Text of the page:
The report, funded by the Robert Wood Johnson Foundation, is designed to examine targeted marketing practices and identify opportunities to encourage companies to reduce disparities in food marketing aimed at youth of color. Among the report’s recommendations are an expansion of the products and types of marketing covered by industry’s self-regulatory program, expansion of industry’s commitment to increase the sale and availability of healthy products, which would greatly benefit black and Hispanic youth because of their heavy exposure to food and beverage advertising.

Harris will present the findings at the National Conference on Health Communication, Marketing and Media, which begins August 11, in Atlanta.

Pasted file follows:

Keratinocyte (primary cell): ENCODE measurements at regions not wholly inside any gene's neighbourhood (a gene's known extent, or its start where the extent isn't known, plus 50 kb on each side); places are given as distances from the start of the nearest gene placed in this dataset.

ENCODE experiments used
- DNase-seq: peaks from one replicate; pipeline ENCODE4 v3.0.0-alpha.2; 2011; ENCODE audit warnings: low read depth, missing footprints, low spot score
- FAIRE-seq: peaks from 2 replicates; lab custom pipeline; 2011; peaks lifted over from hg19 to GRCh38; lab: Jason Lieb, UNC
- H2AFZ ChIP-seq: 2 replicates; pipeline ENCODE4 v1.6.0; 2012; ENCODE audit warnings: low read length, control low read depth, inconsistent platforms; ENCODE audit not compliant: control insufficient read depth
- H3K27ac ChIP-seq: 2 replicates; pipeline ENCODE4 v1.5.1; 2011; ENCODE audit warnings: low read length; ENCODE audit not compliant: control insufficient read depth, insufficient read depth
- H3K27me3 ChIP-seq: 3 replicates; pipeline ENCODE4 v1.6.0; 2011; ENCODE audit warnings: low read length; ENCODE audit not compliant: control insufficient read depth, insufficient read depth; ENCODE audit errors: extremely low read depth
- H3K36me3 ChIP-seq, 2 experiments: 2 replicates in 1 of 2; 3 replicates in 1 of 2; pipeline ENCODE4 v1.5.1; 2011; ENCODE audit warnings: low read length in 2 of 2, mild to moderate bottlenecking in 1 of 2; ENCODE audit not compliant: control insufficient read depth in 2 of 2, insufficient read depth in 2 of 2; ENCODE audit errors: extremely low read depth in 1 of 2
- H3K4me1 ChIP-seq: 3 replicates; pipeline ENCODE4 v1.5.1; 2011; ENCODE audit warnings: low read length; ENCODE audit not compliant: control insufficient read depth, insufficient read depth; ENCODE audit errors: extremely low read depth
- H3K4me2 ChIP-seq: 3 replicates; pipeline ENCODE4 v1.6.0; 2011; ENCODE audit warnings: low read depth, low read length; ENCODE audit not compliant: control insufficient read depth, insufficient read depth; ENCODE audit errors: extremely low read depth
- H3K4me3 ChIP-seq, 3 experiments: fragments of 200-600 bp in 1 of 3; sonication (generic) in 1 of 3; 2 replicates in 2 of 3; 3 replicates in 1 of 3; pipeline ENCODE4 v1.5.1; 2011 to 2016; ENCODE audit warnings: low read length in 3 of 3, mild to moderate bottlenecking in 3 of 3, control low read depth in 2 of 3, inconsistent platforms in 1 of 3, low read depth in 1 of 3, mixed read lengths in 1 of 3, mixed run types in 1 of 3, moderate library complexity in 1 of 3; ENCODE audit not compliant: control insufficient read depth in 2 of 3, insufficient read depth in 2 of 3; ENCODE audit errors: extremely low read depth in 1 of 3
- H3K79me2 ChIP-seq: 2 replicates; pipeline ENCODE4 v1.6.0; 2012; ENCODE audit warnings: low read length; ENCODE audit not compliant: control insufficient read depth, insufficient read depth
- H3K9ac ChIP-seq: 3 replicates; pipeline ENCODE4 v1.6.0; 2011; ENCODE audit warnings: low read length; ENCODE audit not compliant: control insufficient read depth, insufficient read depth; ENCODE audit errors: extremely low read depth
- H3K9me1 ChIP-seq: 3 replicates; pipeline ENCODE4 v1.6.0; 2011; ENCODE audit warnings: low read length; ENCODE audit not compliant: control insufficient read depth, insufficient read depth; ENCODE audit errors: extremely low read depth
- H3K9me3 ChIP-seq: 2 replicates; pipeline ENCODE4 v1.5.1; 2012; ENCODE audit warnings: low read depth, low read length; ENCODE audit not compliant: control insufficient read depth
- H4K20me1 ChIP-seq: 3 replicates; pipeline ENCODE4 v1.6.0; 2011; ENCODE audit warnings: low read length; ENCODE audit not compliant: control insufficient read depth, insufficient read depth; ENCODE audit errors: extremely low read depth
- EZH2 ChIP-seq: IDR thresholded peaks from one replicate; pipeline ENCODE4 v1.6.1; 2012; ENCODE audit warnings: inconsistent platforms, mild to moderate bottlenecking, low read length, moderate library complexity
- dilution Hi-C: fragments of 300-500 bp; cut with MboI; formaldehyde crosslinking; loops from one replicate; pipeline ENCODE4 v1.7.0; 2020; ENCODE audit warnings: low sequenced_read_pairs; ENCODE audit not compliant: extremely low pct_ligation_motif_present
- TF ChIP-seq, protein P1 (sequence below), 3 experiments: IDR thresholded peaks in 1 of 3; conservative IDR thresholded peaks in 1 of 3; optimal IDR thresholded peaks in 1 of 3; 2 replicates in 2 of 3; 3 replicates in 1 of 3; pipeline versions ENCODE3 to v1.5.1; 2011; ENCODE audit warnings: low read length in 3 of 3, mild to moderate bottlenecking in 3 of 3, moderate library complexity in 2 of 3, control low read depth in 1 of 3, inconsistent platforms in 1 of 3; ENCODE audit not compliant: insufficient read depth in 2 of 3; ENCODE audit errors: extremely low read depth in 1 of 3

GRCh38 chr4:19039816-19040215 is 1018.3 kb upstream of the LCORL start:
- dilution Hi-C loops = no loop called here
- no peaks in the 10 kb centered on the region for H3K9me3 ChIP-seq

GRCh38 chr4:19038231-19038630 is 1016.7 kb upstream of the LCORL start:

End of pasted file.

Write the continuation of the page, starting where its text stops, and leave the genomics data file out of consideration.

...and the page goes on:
Key Findings

  • Fast food and other chain restaurants spent the most on advertising in targeted media, totaling $224 million in Spanish-language TV and $61 million in black-targeted TV. Notably, Wendy’s, Olive Garden and Burger King devoted more than 10 percent of their advertising budgets to Spanish-language TV.

  • Compared with other food and beverage categories, candy, sugary drink and snack food brands disproportionately targeted their TV advertising to black and/or Hispanic consumers.

  • M&Ms, Snicker’s, Hershey’s Candy Bar and Twix ranked in the top 10 Hispanic-targeted packaged-food brands, spending $12.8 million to $17 million on Spanish-language TV advertising. The top 10 black-targeted packaged food brands included Reese’s Peanut Butter Cups, M&Ms, Hershey’s Kisses and Hershey’s Candy Bar,  each spending more than $2 million on black-targeted TV advertising.